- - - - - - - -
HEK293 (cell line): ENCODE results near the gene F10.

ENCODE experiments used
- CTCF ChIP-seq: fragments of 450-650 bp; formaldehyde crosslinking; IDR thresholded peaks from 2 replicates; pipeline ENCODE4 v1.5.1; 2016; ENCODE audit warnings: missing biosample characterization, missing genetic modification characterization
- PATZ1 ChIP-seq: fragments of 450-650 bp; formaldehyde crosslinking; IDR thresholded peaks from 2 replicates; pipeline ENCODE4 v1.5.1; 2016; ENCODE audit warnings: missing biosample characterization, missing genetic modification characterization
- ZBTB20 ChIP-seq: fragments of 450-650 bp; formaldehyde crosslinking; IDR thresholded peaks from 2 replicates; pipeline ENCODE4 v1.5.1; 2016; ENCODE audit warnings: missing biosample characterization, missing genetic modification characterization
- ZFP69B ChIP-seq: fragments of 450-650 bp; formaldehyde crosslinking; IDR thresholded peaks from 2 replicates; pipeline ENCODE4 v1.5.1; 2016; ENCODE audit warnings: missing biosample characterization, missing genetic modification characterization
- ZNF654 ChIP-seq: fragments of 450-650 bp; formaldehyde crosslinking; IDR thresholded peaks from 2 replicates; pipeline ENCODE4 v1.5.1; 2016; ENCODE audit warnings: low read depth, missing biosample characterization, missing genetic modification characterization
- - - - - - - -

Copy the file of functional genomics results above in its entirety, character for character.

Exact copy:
HEK293 (cell line): ENCODE results near the gene F10.

ENCODE experiments used
- CTCF ChIP-seq: fragments of 450-650 bp; formaldehyde crosslinking; IDR thresholded peaks from 2 replicates; pipeline ENCODE4 v1.5.1; 2016; ENCODE audit warnings: missing biosample characterization, missing genetic modification characterization
- PATZ1 ChIP-seq: fragments of 450-650 bp; formaldehyde crosslinking; IDR thresholded peaks from 2 replicates; pipeline ENCODE4 v1.5.1; 2016; ENCODE audit warnings: missing biosample characterization, missing genetic modification characterization
- ZBTB20 ChIP-seq: fragments of 450-650 bp; formaldehyde crosslinking; IDR thresholded peaks from 2 replicates; pipeline ENCODE4 v1.5.1; 2016; ENCODE audit warnings: missing biosample characterization, missing genetic modification characterization
- ZFP69B ChIP-seq: fragments of 450-650 bp; formaldehyde crosslinking; IDR thresholded peaks from 2 replicates; pipeline ENCODE4 v1.5.1; 2016; ENCODE audit warnings: missing biosample characterization, missing genetic modification characterization
- ZNF654 ChIP-seq: fragments of 450-650 bp; formaldehyde crosslinking; IDR thresholded peaks from 2 replicates; pipeline ENCODE4 v1.5.1; 2016; ENCODE audit warnings: low read depth, missing biosample characterization, missing genetic modification characterization